The winner of the award, which appears to be geared toward classical, rather than popular, music and is open to musicians from all countries, will be announced on November 22, St. Cecilia's Day. St. Cecilia is the patron saint of music.
The prize will be awarded to a musician who has had, according to the Queen's announcement, a "major influence on the musical life of the nation."
Peter Maxwell Davies, who holds the title of master of the Queen's music and who is partly responsible for the idea of the medal, will chair the award committee, which includes composer Michael Berkeley, form BBC Proms director Nicholas Kenyon, and former Wigmore Hall director William Lyne.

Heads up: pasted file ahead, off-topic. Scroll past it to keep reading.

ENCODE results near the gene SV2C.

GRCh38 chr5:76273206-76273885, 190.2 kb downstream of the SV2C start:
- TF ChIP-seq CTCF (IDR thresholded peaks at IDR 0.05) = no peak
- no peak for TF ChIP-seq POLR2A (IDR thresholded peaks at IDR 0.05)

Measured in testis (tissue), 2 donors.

Kenyon noted that the music medal, like the Queen's award for poetry, will bring public notice to the art form. "Now the Queen and the royal household want to more active in their promotion of musical life," he said, "and it's a jolly good thing."
Evidently not everyone respects the Queen's taste in music. She is quoted, in the Guardian as telling Davies, "We are not philistines. Philip and I are interested in music and we've had this terrible press."